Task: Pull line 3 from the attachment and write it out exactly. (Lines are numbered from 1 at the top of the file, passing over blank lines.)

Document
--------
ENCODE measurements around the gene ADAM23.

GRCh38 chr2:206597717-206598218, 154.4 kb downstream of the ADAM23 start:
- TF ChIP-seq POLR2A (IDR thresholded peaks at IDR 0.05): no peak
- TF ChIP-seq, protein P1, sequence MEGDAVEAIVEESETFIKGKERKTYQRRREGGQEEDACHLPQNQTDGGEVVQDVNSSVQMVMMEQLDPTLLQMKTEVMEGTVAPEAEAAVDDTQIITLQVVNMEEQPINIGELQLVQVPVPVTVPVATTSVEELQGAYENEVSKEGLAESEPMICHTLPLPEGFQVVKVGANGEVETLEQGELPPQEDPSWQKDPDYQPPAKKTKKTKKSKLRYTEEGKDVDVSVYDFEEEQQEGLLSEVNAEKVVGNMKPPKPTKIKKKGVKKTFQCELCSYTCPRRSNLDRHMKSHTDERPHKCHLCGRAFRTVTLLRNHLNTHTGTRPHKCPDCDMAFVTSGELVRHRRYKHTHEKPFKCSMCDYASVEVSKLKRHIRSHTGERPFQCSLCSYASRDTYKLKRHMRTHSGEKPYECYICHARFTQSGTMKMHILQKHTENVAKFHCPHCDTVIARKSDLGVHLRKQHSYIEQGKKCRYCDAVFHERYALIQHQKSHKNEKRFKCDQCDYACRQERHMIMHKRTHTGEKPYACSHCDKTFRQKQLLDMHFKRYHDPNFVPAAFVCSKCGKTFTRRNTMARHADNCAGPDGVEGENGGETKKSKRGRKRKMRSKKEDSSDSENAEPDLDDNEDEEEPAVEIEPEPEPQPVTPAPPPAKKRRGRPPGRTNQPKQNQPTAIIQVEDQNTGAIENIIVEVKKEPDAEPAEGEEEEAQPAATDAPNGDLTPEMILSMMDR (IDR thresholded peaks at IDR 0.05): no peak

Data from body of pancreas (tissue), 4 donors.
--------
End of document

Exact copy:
- TF ChIP-seq POLR2A (IDR thresholded peaks at IDR 0.05): no peak